The car gave a savage lurch as something with an immense weight crashed on to the trunk of the car. The front wheels momentarily left the asphalt, before bouncing back down, jerking the car sharply to the left. Cursing John gave the wheel a sharp jerk in the opposite direction, overcorrected and sent the vehicle into a barrel roll. Screaming metal filled John’s ears, and something else. Faint, barely audible under the sound of the cacophony of twisted metal and crunching asphalt was a child’s laughter. No, laughter wasn’t quite right; it was more of a giggle, full of mirth, as though what was happening to John filled the child with pure delight.

The car flipped four times, five, then finally settled landing on its wheels. The roof was smashed in quite badly but mostly on the passenger side. John was bleeding badly from a cut in his head, his left leg felt broken. Fortunately the airbag and safety belt had done their job and cushioned some of the blow. Several people were coming out of an apartment building nearby drawn, no doubt, by the commotion. John shook his head, trying to clear it, his vision swam. The world was trying to go dark; blood ran into his left eye, he reached up to wipe it away. The giggling sound had stopped and John wondered if perhaps he had imagined it.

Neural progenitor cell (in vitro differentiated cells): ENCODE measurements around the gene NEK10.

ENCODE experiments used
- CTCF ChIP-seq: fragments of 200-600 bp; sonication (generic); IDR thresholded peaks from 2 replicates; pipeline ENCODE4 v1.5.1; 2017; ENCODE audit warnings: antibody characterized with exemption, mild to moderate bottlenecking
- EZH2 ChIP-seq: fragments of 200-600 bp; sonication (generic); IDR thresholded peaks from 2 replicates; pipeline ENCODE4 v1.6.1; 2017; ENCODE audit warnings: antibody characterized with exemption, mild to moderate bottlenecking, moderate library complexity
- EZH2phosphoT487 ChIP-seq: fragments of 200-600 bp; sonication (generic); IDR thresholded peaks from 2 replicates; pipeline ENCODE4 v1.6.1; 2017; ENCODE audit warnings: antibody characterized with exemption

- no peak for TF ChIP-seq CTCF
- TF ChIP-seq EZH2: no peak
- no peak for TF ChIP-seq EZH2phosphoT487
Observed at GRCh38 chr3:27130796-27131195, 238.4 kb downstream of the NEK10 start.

“Are you okay?” A young man asked. He was standing near the passenger door, trying to open it. He was pale, his voice full of concern. The door was stuck, too badly damaged from the crash.